BEAVER COUNTY, Pa. — Two workers have died and four others were injured in an accident late Tuesday night at a power plant in Shippingport, Beaver County, officials said.
The accident happened at Bruce Mansfield Power Plant on Ferry Hill Road.
A spokesperson for FirstEnergy confirmed the workers were performing maintenance work in an underground enclosure. The two who died were contract workers from Enerfab Corporation.
Pennsylvania State Police said the workers who died were inside the pit while the four who were injured were standing above it. A pipe ruptured and sludge entered the pit, which is between 20 and 50 feet deep. The workers above were then overcome by a toxic gas, believed to be hydrogen sulfide.
An elbow joint was being replaced on the pipe, which was 25 feet underground. The pipe was supposed to be disabled.
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“Safety is always our top priority, so something like this is a very tragic accident,” FirstEnergy spokeswoman Stephanie Walton said. “We extend our condolences to the families of those killed in this tragic accident, and our thoughts and prayers are also with those who were injured.”
Channel 11 asked FirstEnergy whose responsibility it was to de-pressurize the pipe before work began.
"FirstEnergy is currently investigating and has not determined the specific details of what happened. There is no threat to public safety or other workers, and the plant continues to operate normally," Walton said.
Investigators identified the two men who died as Kevin Bachner, 34, and John Gorchock, 42, both of Pittsburgh. Both were husbands and fathers. They were also members of Boilermaker Local Lodge 154, where we've learned John Gorchock's wife worked as a secretary.
Three of the four men who were injured have been identified as 31-year-old Mark Wagner, of Pulaski, 31-year-old Thomas Cantwell, of Crafton, and 43-year-old Michael Gorchock, of Pittsburgh. He is the brother of John Gorchock.
FirstEnergy said one of their employees was injured as well.
The injured workers were flown to Pittsburgh hospitals. Two of them were last listed in critical condition.
“[The call] came in at 00:51 and we were already notified of a death by one o'clock. So that tells you how quickly they were there with first responders and ambulance personnel and were able to do determine the two were unsaveable,” state police Lt. Eric Hermick said. "Our belief at this particular juncture in this investigation is that line should not have been pressurized at least to the level it was."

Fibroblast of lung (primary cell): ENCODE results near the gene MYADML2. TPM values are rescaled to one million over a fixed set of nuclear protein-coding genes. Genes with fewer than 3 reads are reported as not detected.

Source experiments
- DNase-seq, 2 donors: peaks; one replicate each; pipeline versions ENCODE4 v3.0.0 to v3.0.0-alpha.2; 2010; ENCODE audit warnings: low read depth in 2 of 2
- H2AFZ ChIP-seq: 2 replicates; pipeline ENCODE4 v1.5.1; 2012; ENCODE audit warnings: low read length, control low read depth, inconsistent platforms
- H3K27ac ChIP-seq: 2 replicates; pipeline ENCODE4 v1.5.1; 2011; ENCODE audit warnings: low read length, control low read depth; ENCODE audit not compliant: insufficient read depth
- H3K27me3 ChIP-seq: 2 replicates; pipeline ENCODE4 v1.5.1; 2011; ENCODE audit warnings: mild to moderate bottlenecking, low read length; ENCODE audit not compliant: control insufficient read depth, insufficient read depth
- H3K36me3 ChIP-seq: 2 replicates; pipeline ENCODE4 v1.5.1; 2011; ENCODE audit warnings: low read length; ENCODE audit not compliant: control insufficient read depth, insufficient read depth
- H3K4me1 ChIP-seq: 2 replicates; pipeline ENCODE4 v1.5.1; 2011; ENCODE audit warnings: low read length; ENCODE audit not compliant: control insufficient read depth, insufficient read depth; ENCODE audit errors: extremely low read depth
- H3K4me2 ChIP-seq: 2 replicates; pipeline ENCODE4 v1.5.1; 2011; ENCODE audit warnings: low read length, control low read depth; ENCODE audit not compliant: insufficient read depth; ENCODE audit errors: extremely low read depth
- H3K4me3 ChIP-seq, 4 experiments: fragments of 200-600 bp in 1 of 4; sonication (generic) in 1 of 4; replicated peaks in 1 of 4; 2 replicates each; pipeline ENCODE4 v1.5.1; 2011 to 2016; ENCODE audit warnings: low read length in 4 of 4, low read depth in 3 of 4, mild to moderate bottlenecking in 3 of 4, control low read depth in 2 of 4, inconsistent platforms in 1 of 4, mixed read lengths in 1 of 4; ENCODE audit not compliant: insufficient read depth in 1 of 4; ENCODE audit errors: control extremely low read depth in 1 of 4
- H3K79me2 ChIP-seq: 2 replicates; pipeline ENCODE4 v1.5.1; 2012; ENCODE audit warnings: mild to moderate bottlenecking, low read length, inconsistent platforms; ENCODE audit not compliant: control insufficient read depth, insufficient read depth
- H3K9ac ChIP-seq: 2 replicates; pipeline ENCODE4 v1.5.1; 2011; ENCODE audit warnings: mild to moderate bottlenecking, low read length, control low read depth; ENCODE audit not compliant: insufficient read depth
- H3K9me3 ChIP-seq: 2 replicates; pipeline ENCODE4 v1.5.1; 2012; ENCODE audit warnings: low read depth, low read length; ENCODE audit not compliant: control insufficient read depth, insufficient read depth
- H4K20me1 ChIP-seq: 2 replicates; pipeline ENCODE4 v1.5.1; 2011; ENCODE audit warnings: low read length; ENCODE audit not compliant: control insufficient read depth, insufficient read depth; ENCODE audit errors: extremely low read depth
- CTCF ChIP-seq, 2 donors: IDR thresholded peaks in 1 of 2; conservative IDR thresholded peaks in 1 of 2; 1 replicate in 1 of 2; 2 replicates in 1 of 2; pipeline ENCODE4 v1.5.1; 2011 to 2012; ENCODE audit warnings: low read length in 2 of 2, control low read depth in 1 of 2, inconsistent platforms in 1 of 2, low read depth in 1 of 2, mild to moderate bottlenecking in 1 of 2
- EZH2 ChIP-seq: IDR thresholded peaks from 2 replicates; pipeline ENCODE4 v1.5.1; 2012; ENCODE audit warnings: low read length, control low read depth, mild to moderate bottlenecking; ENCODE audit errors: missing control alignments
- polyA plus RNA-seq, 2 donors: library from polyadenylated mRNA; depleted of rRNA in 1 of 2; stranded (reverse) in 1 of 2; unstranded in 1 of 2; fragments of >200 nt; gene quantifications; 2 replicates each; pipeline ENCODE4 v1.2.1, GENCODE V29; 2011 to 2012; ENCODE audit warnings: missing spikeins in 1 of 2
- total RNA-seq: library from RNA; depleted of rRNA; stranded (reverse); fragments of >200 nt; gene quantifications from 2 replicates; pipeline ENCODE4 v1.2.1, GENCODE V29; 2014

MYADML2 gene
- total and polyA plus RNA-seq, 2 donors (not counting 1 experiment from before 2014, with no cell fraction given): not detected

"As good as Boilermakers and workers they were, they were better people. This one hurts," friend Kevin Sherry said. "This wasn't what you would call a specialty project, this could have been any boilermaker. They just drew the straws to go to that job at that moment."
Officials said there was no threat to public safety as a result of the accident. Operations at the plant continued as normal Wednesday.
The Occupational Safety and Health Administration was called to the plant to investigate and information is expected to be available in a few days.
“We've had many members retire from this plant and this plant has a terrific work history. They're very safety conscious. It's surprising that something like this happened. It must have been a real unexpected mishap,” Ron Sambol, treasurer of the nearby Masonic Lodge, said.
According to FirstEnergy’s website, the Bruce Mansfield Power Plant is the company’s largest coal-fired plant. It employs about 350 people, which is more than Shippingport’s population of 214, as listed in the most recent census.
11 Investigates dug into the Bruce Mansfield Plant's safety record. According to OSHA reports, the plant has a relatively clean record, only being cited once in 2013 for safety violations, for which the company paid a $3,500 fine.
Cox Media Group